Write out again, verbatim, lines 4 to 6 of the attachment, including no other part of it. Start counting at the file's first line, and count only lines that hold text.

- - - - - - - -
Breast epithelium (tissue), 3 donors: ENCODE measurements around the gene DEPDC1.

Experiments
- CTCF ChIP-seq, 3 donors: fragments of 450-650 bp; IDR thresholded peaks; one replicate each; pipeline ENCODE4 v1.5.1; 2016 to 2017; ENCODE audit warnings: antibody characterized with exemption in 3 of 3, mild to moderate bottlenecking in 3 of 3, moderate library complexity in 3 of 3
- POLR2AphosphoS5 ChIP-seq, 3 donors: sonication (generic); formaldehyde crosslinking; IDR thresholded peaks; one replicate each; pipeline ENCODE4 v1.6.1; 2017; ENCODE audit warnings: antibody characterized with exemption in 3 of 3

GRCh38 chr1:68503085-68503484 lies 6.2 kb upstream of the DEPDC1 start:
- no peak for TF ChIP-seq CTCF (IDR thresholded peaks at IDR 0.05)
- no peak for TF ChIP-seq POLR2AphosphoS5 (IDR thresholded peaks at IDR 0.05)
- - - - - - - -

- POLR2AphosphoS5 ChIP-seq, 3 donors: sonication (generic); formaldehyde crosslinking; IDR thresholded peaks; one replicate each; pipeline ENCODE4 v1.6.1; 2017; ENCODE audit warnings: antibody characterized with exemption in 3 of 3

GRCh38 chr1:68503085-68503484 lies 6.2 kb upstream of the DEPDC1 start:
- no peak for TF ChIP-seq CTCF (IDR thresholded peaks at IDR 0.05)